Agricultural mobile apps provide in-the-field support for producers
A K-State crop production specialist compiled a list of apps that can benefit farmers and ranchers in a variety of ways.
Released: March 30, 2016
MANHATTAN, Kan. – As new technologies become more integrated into agricultural production, it becomes more important than ever for farmers and ranchers to have access to supportive information about these technologies. Ignacio Ciampitti, assistant professor in Kansas State University’s Department of Agronomy, began compiling lists of agricultural mobile applications that can be useful for producers and has made the lists available to the public through weekly eUpdates released through K-State Agronomy Extension.
Ciampitti, a K-State Research and Extension crop production and technology specialist, said the goal of the updates is to provide a summary of different agricultural apps that can help make production more efficient.
When looking for apps that will cover producers’ needs, there are some basic guidelines to follow. To begin, apps should be free to download, with the chance to pay for a premium version if the free trial works well.
“Once I feel comfortable with the application and what it has to offer, then I could recommend paying for the service,” Ciampitti said. “But first, you need to see if the app is worth it for you – if it can help you in your operations – and then, if there is a ‘pro’ version, pay for that.”
Ciampitti said he primarily tries to include free apps in the weekly eUpdates. It is also important that the apps be easy to use and intuitive, since they generally don’t come with a manual or guide.
“Once you download the app into your phone or tablet, take a look at the app, and if you don’t figure it out in few minutes, then it’s not worth your time,” Ciampitti said. “You should then just keep exploring for other potential mobile alternatives.”
Categories of apps
Ciampitti’s eUpdates are divided into categories, with 10 total to be published in the series. The first category is identification apps, which can help producers identify weeds, diseases, insects and nutrient needs in crop fields.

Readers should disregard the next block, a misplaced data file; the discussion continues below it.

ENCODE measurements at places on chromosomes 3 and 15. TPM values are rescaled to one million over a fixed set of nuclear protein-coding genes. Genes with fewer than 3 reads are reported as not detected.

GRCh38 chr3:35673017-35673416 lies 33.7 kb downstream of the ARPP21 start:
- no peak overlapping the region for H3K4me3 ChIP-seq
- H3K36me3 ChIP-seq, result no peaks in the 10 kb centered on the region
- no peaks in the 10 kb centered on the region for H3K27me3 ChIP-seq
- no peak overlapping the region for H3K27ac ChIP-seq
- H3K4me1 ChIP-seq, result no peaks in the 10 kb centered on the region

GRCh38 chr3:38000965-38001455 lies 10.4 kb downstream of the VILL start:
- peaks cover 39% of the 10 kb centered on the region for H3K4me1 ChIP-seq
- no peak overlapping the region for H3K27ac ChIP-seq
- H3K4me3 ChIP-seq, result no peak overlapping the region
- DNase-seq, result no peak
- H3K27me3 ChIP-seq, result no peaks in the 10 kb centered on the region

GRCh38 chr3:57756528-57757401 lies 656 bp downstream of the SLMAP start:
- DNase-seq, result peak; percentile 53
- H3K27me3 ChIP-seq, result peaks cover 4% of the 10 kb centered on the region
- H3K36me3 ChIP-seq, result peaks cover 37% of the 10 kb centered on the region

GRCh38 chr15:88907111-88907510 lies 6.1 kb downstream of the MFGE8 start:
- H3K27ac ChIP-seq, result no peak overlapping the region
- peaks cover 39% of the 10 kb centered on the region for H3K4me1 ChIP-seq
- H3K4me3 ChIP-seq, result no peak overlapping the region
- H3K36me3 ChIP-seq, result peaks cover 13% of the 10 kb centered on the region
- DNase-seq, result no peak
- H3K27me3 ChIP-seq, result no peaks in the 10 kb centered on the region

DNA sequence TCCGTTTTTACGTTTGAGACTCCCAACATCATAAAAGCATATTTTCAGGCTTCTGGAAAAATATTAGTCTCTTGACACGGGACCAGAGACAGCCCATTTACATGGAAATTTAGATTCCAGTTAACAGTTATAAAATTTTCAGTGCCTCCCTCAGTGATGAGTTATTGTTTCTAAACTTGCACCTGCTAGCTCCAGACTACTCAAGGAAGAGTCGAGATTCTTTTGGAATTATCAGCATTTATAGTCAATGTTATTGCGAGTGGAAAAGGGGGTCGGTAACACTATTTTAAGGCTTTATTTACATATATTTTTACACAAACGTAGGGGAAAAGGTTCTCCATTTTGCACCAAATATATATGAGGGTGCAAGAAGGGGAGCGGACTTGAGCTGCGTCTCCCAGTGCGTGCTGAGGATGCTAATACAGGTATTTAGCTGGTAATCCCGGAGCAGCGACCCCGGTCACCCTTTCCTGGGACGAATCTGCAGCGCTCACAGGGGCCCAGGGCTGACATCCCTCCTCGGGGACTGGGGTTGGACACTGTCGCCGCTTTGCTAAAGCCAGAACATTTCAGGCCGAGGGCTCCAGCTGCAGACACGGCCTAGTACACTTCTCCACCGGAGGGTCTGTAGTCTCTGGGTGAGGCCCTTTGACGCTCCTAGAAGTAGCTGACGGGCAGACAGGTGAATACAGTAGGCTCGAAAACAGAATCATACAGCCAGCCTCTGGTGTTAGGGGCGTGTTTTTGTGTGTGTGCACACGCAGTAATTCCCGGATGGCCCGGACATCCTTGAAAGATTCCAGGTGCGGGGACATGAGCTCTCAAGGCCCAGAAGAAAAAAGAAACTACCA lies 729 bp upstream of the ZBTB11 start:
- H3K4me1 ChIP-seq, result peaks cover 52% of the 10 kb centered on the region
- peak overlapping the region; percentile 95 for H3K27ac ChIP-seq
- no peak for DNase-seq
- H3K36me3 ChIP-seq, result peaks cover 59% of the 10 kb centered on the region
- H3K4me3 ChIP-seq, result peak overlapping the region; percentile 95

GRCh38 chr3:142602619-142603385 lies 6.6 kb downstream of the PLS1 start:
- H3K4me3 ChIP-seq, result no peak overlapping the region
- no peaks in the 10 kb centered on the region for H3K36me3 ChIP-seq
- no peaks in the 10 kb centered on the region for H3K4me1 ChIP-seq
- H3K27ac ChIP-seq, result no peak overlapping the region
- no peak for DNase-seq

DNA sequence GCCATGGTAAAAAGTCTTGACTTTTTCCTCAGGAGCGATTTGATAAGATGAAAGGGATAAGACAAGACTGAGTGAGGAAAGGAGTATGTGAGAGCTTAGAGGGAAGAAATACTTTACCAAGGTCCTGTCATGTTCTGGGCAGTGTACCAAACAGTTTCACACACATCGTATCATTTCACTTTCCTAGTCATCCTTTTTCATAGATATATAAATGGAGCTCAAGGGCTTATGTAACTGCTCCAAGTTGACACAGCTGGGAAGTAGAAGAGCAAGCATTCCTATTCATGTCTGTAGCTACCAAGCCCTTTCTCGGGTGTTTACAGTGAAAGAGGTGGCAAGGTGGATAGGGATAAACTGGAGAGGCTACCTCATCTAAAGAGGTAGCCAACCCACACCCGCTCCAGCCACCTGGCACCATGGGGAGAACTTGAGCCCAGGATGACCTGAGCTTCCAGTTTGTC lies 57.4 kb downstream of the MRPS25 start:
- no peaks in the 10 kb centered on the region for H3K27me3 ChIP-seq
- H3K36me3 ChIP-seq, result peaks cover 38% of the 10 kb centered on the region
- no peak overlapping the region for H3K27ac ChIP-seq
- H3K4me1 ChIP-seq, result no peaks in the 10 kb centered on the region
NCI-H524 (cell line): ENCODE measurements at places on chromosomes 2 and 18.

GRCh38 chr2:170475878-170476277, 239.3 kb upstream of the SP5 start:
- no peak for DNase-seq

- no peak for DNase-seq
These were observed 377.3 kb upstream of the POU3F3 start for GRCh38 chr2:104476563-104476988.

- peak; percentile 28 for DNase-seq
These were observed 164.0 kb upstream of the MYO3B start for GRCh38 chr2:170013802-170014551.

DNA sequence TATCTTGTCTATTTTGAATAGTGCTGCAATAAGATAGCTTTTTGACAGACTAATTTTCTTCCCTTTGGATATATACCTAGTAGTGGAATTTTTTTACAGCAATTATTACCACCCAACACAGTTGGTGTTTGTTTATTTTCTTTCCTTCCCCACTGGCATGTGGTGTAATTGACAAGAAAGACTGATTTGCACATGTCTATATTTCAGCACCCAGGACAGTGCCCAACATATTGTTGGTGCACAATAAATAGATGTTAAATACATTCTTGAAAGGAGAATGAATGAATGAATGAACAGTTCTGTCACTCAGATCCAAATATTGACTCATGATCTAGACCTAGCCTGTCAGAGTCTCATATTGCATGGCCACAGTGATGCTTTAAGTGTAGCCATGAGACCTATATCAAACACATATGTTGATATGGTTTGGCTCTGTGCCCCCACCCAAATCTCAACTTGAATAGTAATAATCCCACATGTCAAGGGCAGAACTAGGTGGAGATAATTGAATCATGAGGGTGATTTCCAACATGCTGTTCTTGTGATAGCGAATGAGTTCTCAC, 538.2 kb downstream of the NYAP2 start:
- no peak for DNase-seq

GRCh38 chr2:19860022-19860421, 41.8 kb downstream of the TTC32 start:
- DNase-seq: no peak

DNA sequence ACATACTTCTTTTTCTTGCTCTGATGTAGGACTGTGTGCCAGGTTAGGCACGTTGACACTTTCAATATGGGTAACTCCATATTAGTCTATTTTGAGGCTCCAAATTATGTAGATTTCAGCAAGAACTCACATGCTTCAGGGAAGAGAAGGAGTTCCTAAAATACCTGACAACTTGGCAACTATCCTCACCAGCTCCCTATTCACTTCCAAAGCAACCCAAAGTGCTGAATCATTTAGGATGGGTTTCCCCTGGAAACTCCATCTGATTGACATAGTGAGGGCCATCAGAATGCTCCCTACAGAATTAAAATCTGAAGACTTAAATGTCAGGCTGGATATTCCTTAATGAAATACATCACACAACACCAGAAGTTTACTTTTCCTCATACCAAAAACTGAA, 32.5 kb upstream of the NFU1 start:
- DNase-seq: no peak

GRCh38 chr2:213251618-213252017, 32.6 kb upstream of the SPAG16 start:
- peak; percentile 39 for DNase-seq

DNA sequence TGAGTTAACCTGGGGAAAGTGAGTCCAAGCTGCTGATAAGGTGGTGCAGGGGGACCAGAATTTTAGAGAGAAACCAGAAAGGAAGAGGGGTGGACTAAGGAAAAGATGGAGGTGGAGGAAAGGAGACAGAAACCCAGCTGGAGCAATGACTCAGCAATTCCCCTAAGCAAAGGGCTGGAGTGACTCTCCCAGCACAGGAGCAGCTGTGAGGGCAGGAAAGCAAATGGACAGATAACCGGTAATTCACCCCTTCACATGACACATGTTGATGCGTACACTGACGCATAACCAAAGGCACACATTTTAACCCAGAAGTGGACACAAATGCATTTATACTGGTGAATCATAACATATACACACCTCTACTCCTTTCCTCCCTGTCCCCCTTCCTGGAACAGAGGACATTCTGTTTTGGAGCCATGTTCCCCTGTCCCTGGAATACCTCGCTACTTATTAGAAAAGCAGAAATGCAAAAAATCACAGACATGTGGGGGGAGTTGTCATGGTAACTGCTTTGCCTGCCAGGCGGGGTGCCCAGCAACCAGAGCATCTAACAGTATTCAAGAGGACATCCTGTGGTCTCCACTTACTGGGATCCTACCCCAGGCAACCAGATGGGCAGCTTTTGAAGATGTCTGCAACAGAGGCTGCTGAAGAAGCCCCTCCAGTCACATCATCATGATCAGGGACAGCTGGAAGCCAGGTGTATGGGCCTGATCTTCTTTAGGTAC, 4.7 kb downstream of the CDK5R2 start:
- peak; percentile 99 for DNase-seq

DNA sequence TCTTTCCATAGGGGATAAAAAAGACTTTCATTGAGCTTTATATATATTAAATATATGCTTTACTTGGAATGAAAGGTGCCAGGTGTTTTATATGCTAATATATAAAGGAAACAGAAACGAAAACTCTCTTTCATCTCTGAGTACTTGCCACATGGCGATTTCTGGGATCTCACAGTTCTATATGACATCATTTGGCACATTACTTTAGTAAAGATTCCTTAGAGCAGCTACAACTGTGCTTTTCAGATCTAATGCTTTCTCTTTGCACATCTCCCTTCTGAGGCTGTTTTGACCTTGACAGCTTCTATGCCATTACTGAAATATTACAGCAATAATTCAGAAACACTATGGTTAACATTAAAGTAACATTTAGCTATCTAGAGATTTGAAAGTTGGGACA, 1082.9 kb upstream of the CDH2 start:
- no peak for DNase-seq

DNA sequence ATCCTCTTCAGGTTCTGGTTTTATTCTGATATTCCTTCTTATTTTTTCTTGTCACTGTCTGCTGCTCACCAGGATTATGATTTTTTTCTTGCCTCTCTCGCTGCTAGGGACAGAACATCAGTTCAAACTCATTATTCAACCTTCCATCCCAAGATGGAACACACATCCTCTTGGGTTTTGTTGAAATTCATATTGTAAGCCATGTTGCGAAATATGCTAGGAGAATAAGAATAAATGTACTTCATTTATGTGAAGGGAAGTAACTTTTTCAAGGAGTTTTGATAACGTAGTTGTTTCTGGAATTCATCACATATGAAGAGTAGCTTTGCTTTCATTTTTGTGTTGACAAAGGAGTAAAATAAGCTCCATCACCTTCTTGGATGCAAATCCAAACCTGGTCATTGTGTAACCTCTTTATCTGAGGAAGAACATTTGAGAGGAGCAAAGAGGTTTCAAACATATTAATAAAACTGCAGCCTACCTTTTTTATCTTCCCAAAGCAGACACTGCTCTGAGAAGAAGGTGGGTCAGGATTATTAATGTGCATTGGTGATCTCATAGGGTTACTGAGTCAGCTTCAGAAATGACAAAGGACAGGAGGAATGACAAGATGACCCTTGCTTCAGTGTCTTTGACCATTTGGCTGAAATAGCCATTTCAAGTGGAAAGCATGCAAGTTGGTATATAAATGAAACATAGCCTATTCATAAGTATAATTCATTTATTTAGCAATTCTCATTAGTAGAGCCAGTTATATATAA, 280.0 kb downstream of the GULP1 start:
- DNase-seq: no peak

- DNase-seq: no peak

The second update focuses on calculator apps that are primarily used for calculations related to planting, spraying, fertilizing, harvesting and estimating yields.
The third update covers scouting apps that are used for scouting purposes or soil sampling, recording notes and soil types, and other geopositioning-related tasks.
The fourth classification, economic apps, covers applications primarily used for checking grain prices, market evolutions, fertilizer price trends, news and finances.
The fifth update covers field guide apps that help determine crop production issues while in the field, including information that would commonly be covered in crop management field guides.
The sixth update covers livestock apps and offers resources on animal nutrition, health and market information.
The seventh update covers apps related to crop irrigation and water application.
An update on machinery apps is meant to assist with items such as agricultural equipment preparation and inventory.
Finally, an update on general agricultural apps followed by non-agricultural apps should become available on April 1 and 8, respectively.
Other factors to consider
If producers are concerned about paying for an app or any of its functions, they should ask a friend, colleague or a specialist familiar with it for details, Ciampitti said.
“You’ll probably find apps that are similar, and it might be personal preference to decide which one of the apps you feel comfortable with,” he said. “Most of the time we are just identifying (apps producers can use), so make sure that you always go back to your extension agent or agronomist for more information.”
One key difference in apps from all classifications is whether they come with information and images pre-loaded, or if they connect to the Internet to give the user access to the most updated information available, which can create limitations when working in the field away from cellular service, according to Ciampitti.
“Some of the apps already have images,” Ciampitti said. “Those don’t need an Internet connection; the images are loaded when you are downloading the app. You are downloading the entire package.”
Apps that come with all their information pre-loaded are constrained by not being able to update independently, he added.
“The beauty of (Internet-connected) apps is that you can check the app every day, and you will find different information,” Ciampitti said. “It is a constraint on the other apps that you will always find the same information unless there is an update coming from the company or university.”
Overall, Ciampitti said he thinks both types of apps have certain roles to play. For more information on agricultural apps, visit the K-State Agronomy Extension eUpdate website.
K-State Research and Extension is a short name for the Kansas State University Agricultural Experiment Station and Cooperative Extension Service, a program designed to generate and distribute useful knowledge for the well-being of Kansans. Supported by county, state, federal and private funds, the program has county Extension offices, experiment fields, area Extension offices and regional research centers statewide. Its headquarters is on the K-State campus, Manhattan.